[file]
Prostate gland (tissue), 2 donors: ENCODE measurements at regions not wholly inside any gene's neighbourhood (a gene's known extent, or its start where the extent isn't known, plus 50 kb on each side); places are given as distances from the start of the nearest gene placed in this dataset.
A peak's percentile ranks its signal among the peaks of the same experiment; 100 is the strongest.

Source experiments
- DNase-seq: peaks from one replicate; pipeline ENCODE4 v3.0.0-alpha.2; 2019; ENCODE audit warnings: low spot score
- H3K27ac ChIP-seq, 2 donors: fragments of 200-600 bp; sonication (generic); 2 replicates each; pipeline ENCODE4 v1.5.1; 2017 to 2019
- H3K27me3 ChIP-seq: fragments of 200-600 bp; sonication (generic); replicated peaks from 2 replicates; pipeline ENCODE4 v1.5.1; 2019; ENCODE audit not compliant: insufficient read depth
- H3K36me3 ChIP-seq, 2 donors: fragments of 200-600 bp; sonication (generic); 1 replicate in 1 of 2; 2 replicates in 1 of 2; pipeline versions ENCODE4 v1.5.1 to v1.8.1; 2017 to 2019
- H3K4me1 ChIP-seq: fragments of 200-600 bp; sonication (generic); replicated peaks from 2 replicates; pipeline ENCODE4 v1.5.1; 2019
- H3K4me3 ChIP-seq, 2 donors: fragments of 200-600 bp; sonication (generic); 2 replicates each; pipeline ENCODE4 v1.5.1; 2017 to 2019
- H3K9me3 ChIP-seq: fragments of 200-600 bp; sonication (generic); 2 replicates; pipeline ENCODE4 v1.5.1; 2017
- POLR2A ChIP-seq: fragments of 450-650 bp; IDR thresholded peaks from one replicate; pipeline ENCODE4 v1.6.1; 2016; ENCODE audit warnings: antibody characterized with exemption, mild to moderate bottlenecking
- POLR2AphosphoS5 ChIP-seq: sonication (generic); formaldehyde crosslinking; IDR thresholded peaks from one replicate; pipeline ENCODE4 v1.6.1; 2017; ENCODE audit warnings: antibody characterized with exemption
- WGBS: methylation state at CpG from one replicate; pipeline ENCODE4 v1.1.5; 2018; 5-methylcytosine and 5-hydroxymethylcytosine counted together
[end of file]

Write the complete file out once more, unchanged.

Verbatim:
Prostate gland (tissue), 2 donors: ENCODE measurements at regions not wholly inside any gene's neighbourhood (a gene's known extent, or its start where the extent isn't known, plus 50 kb on each side); places are given as distances from the start of the nearest gene placed in this dataset.
A peak's percentile ranks its signal among the peaks of the same experiment; 100 is the strongest.

Source experiments
- DNase-seq: peaks from one replicate; pipeline ENCODE4 v3.0.0-alpha.2; 2019; ENCODE audit warnings: low spot score
- H3K27ac ChIP-seq, 2 donors: fragments of 200-600 bp; sonication (generic); 2 replicates each; pipeline ENCODE4 v1.5.1; 2017 to 2019
- H3K27me3 ChIP-seq: fragments of 200-600 bp; sonication (generic); replicated peaks from 2 replicates; pipeline ENCODE4 v1.5.1; 2019; ENCODE audit not compliant: insufficient read depth
- H3K36me3 ChIP-seq, 2 donors: fragments of 200-600 bp; sonication (generic); 1 replicate in 1 of 2; 2 replicates in 1 of 2; pipeline versions ENCODE4 v1.5.1 to v1.8.1; 2017 to 2019
- H3K4me1 ChIP-seq: fragments of 200-600 bp; sonication (generic); replicated peaks from 2 replicates; pipeline ENCODE4 v1.5.1; 2019
- H3K4me3 ChIP-seq, 2 donors: fragments of 200-600 bp; sonication (generic); 2 replicates each; pipeline ENCODE4 v1.5.1; 2017 to 2019
- H3K9me3 ChIP-seq: fragments of 200-600 bp; sonication (generic); 2 replicates; pipeline ENCODE4 v1.5.1; 2017
- POLR2A ChIP-seq: fragments of 450-650 bp; IDR thresholded peaks from one replicate; pipeline ENCODE4 v1.6.1; 2016; ENCODE audit warnings: antibody characterized with exemption, mild to moderate bottlenecking
- POLR2AphosphoS5 ChIP-seq: sonication (generic); formaldehyde crosslinking; IDR thresholded peaks from one replicate; pipeline ENCODE4 v1.6.1; 2017; ENCODE audit warnings: antibody characterized with exemption
- WGBS: methylation state at CpG from one replicate; pipeline ENCODE4 v1.1.5; 2018; 5-methylcytosine and 5-hydroxymethylcytosine counted together